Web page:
I did my Bachelor’s at Skidmore College in New York and my Master’s at Edinburgh College of Art. I enjoyed the diversity in the teaching between the two programmes. They provided different aspects to my training. I have tried as
much as possible during my education to get as much experience from as many teachers as possible in as many studios as I could, abroad and at home. I think that the most important part to any training process is that you put
your all in and take away as much as you can. Students should be as responsible or more than their teachers for their own learning.
 
Tell us about your connection with New Designers
 
New Designers was simply what everyone did after their degree at ECA. I never really thought about not going. Now that I have experienced it I value the platform it has created in my field, there is nothing I know of quite like it in the United States. It was a great chance to meet my peers across the UK as well as galleries and companies and people who could represent me and push me forward. I was presented with the New Designers’ Goldsmiths’ Company Jewellery award in 2014 which has helped my confidence and has pushed me into the business more thoroughly than I could have achieved without it. The main prize was a week’s work experience with Paul York at the Goldsmiths’ Centre which I did back in September. I was lucky to get to work with Paul, he is incredibly knowledgeable at what he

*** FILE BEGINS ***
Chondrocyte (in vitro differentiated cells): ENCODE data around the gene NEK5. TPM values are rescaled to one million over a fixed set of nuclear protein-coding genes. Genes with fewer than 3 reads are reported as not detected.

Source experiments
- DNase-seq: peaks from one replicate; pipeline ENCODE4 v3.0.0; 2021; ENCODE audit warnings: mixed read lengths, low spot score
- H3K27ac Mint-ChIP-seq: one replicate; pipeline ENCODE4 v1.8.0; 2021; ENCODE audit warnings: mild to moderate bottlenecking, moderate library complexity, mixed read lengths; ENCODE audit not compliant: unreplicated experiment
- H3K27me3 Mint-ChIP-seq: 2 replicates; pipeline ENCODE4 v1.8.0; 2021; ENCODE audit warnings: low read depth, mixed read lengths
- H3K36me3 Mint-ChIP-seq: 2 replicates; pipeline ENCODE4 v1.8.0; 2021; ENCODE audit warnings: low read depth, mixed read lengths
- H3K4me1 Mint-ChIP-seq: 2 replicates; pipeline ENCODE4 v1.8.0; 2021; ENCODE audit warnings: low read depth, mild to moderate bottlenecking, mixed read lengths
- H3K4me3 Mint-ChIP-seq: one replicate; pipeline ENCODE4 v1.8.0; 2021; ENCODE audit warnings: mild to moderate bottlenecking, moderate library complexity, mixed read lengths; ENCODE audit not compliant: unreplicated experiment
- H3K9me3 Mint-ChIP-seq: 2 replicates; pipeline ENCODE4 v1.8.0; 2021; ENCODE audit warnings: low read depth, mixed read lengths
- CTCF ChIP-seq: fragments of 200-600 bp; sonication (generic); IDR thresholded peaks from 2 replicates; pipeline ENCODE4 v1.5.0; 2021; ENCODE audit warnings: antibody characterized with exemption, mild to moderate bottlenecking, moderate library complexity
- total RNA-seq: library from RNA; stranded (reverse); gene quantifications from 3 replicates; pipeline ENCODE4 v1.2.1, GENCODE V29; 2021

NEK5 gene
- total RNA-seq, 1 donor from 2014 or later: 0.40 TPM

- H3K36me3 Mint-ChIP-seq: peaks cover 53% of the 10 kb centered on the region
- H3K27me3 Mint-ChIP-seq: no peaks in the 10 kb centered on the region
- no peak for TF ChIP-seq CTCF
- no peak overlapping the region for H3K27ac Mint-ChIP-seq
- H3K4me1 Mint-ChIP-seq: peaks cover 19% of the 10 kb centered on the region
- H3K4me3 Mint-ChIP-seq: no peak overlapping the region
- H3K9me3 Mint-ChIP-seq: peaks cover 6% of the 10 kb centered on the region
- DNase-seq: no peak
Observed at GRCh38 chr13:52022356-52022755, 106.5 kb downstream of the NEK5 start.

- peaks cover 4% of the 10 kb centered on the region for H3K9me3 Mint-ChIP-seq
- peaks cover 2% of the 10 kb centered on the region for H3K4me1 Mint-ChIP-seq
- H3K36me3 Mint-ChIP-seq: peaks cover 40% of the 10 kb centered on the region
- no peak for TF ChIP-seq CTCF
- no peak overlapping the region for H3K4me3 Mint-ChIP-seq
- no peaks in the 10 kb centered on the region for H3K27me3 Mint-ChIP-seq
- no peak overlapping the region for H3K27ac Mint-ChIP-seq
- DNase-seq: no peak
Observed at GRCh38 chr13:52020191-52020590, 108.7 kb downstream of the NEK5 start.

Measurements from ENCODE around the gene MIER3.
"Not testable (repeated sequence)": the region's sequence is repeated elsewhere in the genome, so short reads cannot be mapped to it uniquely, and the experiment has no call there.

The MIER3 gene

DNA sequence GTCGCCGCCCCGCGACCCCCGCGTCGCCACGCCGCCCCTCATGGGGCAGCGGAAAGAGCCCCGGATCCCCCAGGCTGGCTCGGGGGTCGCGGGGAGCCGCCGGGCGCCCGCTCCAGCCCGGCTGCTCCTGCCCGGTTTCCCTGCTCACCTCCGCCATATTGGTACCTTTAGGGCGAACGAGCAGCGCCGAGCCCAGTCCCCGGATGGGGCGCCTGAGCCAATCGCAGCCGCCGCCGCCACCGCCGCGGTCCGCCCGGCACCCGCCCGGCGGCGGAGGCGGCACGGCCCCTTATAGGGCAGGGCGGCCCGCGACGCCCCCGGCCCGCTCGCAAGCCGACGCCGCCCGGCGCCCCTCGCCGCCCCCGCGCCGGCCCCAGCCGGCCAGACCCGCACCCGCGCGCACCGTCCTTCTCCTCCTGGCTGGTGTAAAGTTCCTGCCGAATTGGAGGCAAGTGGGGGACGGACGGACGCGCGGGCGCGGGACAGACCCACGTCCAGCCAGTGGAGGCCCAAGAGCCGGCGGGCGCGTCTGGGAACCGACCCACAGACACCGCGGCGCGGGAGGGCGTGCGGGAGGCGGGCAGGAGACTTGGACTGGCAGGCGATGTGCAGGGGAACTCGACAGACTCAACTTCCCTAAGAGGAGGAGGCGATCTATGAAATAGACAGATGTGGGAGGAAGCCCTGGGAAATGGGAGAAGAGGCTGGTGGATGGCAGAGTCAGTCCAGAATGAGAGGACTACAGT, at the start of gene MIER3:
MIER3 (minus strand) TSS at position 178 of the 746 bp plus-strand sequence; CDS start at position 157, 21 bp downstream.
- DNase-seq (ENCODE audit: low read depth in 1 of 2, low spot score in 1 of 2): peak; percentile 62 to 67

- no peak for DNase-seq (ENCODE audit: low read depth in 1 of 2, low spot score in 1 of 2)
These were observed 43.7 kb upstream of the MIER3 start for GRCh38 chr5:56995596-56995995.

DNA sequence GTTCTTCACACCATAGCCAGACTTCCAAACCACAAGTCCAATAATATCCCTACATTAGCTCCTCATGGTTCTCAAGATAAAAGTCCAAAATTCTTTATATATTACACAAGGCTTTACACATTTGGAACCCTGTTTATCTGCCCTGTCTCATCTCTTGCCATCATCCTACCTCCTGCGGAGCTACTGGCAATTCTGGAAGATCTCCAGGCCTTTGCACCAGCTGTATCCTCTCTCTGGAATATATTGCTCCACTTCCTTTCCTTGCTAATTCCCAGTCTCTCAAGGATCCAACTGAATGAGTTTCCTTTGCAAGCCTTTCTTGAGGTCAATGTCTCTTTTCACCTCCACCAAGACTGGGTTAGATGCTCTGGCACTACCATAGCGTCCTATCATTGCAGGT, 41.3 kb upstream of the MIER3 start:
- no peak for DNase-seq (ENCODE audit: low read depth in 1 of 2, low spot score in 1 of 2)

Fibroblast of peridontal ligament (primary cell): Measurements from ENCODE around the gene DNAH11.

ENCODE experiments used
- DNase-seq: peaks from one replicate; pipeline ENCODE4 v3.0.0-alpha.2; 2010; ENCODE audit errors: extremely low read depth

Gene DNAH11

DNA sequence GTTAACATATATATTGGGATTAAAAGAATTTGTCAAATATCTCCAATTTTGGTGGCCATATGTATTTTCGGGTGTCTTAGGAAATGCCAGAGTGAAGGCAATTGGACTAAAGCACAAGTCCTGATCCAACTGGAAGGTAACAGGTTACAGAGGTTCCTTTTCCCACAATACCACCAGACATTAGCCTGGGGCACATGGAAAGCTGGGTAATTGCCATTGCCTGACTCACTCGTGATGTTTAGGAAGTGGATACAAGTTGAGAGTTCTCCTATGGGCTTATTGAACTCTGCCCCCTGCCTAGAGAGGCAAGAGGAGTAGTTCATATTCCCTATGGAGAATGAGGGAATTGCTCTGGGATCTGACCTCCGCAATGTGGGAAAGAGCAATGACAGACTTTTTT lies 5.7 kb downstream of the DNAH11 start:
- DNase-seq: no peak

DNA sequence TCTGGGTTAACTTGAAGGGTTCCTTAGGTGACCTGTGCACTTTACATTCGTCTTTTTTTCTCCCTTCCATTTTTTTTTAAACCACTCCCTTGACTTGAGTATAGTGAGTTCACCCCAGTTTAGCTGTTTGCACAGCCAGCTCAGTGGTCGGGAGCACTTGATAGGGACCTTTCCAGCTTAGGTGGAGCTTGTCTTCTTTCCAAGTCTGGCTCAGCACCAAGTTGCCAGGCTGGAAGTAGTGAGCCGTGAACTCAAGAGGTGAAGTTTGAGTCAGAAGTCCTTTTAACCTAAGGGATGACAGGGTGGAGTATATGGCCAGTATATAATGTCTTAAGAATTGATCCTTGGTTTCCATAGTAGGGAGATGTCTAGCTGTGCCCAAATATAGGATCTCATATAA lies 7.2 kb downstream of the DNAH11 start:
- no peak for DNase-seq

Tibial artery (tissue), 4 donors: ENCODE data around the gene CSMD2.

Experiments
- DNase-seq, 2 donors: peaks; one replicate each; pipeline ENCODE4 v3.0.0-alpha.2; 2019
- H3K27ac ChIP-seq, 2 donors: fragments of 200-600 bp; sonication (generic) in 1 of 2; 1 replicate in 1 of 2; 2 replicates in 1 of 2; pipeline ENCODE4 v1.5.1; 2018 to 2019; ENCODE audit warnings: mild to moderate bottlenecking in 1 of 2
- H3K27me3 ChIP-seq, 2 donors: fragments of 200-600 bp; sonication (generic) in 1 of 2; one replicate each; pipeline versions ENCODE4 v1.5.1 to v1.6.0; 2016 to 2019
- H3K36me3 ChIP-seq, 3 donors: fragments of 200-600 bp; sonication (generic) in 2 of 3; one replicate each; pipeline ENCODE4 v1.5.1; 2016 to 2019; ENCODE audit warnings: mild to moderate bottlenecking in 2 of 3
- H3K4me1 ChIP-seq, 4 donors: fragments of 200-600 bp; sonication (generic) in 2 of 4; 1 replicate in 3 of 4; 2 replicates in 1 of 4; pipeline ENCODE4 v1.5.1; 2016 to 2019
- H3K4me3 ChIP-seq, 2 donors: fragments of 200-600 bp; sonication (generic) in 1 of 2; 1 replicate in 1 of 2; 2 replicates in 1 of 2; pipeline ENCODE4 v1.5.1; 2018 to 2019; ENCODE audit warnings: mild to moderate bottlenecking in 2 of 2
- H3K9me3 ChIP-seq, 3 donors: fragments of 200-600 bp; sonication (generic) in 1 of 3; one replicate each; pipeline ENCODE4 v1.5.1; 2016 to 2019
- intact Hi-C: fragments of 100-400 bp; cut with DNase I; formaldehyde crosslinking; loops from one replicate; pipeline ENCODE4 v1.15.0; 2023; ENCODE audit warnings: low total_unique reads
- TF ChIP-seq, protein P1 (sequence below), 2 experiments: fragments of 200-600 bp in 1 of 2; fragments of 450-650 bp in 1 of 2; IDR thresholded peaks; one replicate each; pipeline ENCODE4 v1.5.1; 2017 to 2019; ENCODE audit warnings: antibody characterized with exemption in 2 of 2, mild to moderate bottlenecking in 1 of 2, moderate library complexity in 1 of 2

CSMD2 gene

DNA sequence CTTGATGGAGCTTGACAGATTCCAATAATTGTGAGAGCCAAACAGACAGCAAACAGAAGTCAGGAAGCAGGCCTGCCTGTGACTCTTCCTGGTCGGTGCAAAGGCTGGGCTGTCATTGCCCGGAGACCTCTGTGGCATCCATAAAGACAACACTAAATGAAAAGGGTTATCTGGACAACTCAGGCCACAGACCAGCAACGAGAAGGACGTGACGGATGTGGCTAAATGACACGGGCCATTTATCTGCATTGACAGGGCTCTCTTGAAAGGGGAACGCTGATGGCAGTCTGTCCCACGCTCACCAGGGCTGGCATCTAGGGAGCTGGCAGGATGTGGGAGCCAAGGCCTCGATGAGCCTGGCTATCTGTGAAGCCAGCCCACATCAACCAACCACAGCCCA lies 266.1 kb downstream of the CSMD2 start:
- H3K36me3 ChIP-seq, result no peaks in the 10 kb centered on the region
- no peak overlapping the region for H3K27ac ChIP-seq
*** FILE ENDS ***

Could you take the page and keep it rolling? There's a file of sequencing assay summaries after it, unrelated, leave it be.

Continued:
does and I learned so much from him.
 
What do you like to do when you’re not doing this?
 
Read, drink tea, go for walks in the rain, sing, play and listen to music, and most of all I love to solve puzzles of all kinds.
 
White gold or yellow gold…or something else?
 
Titanium. It is wonderful to work with in every way. Its combination of properties creates a very challenging and unique material. I am not one to turn down a challenge, particularly when beautiful things come out of it. Although as far as gold goes: yellow gold. It has an unparalleled warmth, and is absolutely amazing to work with, there is nothing quite like gold.
 
[I’m so glad you said Titanium!  It really does add something extra special to see jewellery in this unusual metal, I think it adds something different in particular because of its weight, what you get when you pick it up is different from what you perhaps expected.]